Cindy Vallar, Editor & Reviewer
P.O. Box 425, Keller, TX 76244-0425
Books for Pirate Apprentices and Young Adults
Being uprooted from your home and moving to a new country can ruin your life. At least that’s how twelve-year-old Lazare Berenger sees it and he blames his dad for doing so without any discussion. They’ve been arguing now for seven months, but Laz wildly lashes out while vacationing in Halifax, Canada. Out of control he runs off to explore the Citadel alone and let his anger ebb. Deep inside a tunnel under the fort that an ancestor once guarded during the American Revolution, he trips, falls, and blacks out.
When Laz awakens and emerges from the tunnel, Halifax has disappeared. Instead of a fort, there are only silhouettes of old sailing ships and an English sentry pointing a long-barreled rifle at him. Laz assumes this is an elaborately staged trick of his father’s to make him cease rebelling and behave. During his confrontation with British Captain Elijah Hawkins, however, he painfully discovers this is not a charade. The year is 1745 and Captain Hawkins believes him to be a French spy, not only because of how Laz pronounces his name and his ability to speak both French and English, but also because he wears a St. Christopher’s medal – a decoration only a Catholic would wear and the English are not Papists.
Laz believes his medal holds the key to getting back home, but Hawkins confiscates it. If Laz’s purpose is to learn more about the upcoming invasion of Louisbourg and take that information back to the French, he will hang as a spy. But there is one way to earn Hawkins’ trust and regain his medal – sneak into the fortified city of Louisbourg, cause mischief, and return to the ship. On the journey closer to where he will disembark, he makes both friends and enemies, one of whom will do his utmost to kill Laz simply because he’s French.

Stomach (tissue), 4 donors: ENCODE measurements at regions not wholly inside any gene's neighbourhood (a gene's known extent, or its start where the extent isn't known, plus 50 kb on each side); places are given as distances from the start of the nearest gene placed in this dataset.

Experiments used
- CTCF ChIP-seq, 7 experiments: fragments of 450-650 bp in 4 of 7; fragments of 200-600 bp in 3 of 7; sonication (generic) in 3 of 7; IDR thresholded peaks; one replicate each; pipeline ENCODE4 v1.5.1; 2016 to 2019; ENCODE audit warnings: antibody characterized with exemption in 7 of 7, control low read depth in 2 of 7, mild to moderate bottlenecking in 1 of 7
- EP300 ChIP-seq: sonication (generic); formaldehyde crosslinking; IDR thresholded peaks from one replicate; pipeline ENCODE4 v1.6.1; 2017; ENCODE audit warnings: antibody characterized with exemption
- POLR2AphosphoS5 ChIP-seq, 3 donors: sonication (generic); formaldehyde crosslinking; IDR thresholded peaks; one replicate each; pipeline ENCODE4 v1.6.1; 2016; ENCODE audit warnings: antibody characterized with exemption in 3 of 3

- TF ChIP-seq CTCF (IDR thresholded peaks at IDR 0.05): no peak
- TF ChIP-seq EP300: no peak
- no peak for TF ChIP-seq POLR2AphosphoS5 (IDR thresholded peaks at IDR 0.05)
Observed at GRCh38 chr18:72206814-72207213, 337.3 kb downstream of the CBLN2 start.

Sneaking ashore where the French will easily find him, getting to Louisbourg, and convincing the French that the English plan to attack turns out to be more difficult than Laz imagines. Only one officer takes him seriously. Port Commander Pierre Morpain not only listens and asks questions, he provides Laz with food, a place to shelter, and new clothes. Laz becomes his confidential messenger – a job that teaches him how to get around and introduces him to many citizens and soldiers. Before long, he can come and go as he pleases without arousing anyone’s curiosity. But the longer he’s among the French, the more he feels like he’s found a new home among friends the harder it becomes to betray them and Morpain, who treats him like a son.
Two Times a Traitor is a riveting time-slip adventure. From first page to last you are caught in the vortex that whisks him from the present back to the past. When the sword slices his hand or musket balls whiz by, you feel and hear both. His emotions become yours as he wends his way through dangerous actions and foreign places where he doesn’t know the rules, yet his life depends on knowing them. Bass vividly recreates past places and times and her characters, both good and bad, compel you to discover how Laz resolves the conflicts he faces as he matures from an immature youth to a teenager wise beyond his years. Beware: Putting the book down is near impossible. Nor is this book just for older children and young adults; adults will equally be enthralled with this historical novel that explores a period in Canadian history of which few Americans are aware. Once you begin to read, you soon discover why this highly recommended book was chosen as a 2017 Junior Library Guild selection and one of the Best Books for Kids & Teens for 2017.
Review Copyright ©2017 Cindy Vallar
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